Stella Artois is a Golden Pilsner Lager with the distinctive taste of Saaz hops.
Originally crafted as a Christmas gift for the Belgian town of Leuven over 1,000 years ago, 'Stella' Artois was so well received, that the brewery named it after a star, and decided to give it to the world forever.
A beautifully balanced, full-flavoured premium lager with a pronounced hoppy bitterness and a crisp, clean and refreshing finish.
Most lager and pilsner beers are made of the same ingredients. But that doesn't mean they're all created equal. Every Stella Artois is brewed with water, malted barley and maize. But most importantly, Saaz Hops. It's what helps Stella Artois stand out.
Saaz, the origins of which can be traced back 1,000 years, is known as one of the noble hops: the original hops grown in central Europe.
In Stella Artois, it gives a delicate green hoppy note that harmonizes with the fruity aroma coming from fermentation.
Before being poured, we always recommend it has been chilled to between 3-5°C and, of course, you should enjoy a Stella Artois in its unique Chalice, the curves of which are designed to enhance the tempting taste and aroma.
600 years of Belgian Heritage
Medium hop intensity in both floral and bitter notes and some residual sweetness from its malts means Stella Artois has several flavours notes to pair with food. Like most lagers its carbonation can aid it when pairing with fatty, rich and fried foods, as long as the intensity isn't too high.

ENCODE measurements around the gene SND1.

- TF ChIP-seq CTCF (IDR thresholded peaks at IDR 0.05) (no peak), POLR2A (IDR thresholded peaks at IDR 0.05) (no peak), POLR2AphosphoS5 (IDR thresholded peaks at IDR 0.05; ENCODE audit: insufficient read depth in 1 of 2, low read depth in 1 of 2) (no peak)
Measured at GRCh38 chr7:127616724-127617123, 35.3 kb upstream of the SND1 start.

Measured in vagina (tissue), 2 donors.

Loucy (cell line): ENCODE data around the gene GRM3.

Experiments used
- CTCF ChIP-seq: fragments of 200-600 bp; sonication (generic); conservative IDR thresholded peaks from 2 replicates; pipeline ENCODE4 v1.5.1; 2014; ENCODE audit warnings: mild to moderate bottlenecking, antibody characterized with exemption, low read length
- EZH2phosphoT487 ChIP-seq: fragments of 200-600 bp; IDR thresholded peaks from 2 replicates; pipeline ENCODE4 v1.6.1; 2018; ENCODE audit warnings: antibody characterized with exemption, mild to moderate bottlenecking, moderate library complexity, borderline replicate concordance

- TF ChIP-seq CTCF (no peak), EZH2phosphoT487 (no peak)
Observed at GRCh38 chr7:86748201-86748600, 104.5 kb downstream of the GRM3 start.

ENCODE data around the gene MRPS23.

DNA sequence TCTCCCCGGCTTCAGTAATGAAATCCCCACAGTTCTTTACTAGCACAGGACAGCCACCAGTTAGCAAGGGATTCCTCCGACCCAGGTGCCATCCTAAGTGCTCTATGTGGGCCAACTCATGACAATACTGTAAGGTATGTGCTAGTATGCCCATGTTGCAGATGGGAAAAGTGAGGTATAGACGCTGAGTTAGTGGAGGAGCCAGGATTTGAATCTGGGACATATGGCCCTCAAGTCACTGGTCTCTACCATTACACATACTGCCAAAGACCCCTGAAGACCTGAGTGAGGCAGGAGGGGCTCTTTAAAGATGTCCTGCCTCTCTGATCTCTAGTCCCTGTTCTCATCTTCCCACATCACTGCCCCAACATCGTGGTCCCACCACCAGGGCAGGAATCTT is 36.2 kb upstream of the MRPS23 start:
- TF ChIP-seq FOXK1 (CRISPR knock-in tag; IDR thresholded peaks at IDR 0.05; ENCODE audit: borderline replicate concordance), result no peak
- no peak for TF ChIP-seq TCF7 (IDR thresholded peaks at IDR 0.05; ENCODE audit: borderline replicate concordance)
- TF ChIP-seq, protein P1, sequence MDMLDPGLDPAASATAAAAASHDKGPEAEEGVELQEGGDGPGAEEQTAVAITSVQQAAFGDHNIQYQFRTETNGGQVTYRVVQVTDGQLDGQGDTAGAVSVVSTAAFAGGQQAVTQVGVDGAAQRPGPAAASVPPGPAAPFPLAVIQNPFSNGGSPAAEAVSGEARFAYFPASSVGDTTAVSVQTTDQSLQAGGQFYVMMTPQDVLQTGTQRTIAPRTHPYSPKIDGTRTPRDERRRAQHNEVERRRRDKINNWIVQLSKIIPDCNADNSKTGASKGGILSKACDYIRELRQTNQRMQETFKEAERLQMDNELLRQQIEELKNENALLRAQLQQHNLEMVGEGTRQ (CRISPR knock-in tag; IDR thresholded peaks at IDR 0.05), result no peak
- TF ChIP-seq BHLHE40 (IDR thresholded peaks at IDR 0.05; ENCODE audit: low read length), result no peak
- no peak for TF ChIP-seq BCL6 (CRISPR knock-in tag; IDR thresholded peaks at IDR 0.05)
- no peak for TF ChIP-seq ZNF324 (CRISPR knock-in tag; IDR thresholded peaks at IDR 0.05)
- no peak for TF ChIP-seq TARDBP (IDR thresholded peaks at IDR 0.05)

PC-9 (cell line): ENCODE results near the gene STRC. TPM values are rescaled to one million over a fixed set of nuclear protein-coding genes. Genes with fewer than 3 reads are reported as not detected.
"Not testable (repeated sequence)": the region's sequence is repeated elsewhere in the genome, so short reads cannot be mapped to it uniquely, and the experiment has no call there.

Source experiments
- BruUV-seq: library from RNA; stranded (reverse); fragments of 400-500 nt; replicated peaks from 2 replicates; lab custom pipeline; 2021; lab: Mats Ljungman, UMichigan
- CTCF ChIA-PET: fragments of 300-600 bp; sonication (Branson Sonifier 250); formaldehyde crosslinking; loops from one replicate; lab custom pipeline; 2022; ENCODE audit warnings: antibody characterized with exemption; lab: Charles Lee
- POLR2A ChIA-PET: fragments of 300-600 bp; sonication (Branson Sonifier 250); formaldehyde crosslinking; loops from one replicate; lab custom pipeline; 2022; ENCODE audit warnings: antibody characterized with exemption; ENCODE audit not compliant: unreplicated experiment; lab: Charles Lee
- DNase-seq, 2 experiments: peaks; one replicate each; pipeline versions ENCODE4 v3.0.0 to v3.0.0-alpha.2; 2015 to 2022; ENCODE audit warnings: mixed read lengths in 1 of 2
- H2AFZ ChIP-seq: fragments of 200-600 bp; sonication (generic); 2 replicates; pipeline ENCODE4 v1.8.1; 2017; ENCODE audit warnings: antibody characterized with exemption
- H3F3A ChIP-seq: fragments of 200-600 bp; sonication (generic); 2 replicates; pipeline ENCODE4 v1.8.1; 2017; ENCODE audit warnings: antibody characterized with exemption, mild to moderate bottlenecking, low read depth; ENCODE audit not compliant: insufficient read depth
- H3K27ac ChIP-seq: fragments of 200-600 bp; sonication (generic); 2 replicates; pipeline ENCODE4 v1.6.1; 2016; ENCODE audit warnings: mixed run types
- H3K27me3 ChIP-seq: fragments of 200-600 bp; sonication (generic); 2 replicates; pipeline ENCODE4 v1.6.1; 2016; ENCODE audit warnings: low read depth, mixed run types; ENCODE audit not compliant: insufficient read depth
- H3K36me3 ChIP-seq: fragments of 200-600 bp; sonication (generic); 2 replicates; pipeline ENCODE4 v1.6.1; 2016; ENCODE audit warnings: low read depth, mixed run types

Stella Artois can also be paired with salmon, tuna and marbled meat. Its bitterness offers pleasing contrast with sweet reductions and sauces.
Home-Run Pairing: Beer Battered Fish and Chips
There are several flavor bridges and complementary elements between Stella Artois and fish and chips. Firstly Stella Artois can actually be used in the cooking stage, with Stella Artois' carbonation adding a lovely lightness to the batter and also a slight cracker and nutty flavours to the dish.
The beer's intensity is also just at the right level to stand up against the fried fish without stealing the show or being overwhelmed, whilst the carbonation helps cleanse the palate. The slight floral notes from the hops and residual sweetness from the malts will play nicely alongside the acidity of a squeeze of lemon or a dash of vinegar which often accompanies the fish. Finally, the gentle hop bitterness will offset any sweetness from any complementary mushy peas on the side.